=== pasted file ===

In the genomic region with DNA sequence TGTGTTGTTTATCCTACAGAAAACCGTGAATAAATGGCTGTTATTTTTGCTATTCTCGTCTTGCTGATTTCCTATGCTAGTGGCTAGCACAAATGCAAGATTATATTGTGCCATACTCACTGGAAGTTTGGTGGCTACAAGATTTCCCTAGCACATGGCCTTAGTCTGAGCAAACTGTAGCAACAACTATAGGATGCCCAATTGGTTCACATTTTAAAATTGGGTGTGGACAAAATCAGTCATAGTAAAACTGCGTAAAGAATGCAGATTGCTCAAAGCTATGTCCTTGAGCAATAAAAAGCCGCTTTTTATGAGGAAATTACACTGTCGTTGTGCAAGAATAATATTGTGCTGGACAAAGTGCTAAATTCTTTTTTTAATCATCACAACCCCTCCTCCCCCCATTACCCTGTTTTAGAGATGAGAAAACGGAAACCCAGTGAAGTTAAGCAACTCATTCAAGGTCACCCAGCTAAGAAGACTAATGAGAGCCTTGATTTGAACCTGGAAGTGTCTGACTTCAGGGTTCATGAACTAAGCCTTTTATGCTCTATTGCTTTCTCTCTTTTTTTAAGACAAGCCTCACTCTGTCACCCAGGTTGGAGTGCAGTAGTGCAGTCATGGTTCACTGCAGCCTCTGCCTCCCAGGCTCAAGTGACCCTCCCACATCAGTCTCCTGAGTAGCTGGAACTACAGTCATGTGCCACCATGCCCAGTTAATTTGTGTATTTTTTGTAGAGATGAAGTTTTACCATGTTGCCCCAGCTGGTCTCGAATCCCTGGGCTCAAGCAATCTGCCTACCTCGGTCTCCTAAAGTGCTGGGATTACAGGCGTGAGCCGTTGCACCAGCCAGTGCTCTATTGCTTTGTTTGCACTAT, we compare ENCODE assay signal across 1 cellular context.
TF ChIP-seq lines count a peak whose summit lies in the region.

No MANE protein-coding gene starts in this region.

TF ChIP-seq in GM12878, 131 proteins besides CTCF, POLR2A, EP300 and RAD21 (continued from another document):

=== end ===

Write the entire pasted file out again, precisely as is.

In the genomic region with DNA sequence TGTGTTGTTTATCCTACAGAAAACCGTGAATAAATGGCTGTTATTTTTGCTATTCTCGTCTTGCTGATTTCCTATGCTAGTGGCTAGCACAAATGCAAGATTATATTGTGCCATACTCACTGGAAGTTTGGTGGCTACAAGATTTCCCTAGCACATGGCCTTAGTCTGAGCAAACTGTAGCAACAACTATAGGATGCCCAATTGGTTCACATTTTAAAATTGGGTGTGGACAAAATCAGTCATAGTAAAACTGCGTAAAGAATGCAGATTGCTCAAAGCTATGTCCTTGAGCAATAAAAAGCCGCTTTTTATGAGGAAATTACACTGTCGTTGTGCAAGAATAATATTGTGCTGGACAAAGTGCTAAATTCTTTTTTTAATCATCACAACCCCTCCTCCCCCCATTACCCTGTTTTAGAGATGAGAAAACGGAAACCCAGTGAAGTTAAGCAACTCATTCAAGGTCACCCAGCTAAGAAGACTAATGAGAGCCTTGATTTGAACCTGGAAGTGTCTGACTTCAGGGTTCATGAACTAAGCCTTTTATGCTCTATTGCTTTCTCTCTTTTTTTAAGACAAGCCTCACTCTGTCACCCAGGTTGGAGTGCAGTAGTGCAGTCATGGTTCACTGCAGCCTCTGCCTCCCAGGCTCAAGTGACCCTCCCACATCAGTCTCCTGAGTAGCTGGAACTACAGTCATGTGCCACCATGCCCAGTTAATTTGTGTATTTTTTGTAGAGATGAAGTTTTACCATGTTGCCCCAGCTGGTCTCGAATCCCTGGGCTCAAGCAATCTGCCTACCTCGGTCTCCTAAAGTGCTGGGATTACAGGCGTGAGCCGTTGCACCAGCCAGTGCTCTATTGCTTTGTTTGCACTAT, we compare ENCODE assay signal across 1 cellular context.
TF ChIP-seq lines count a peak whose summit lies in the region.

No MANE protein-coding gene starts in this region.

TF ChIP-seq in GM12878, 131 proteins besides CTCF, POLR2A, EP300 and RAD21 (continued from another document):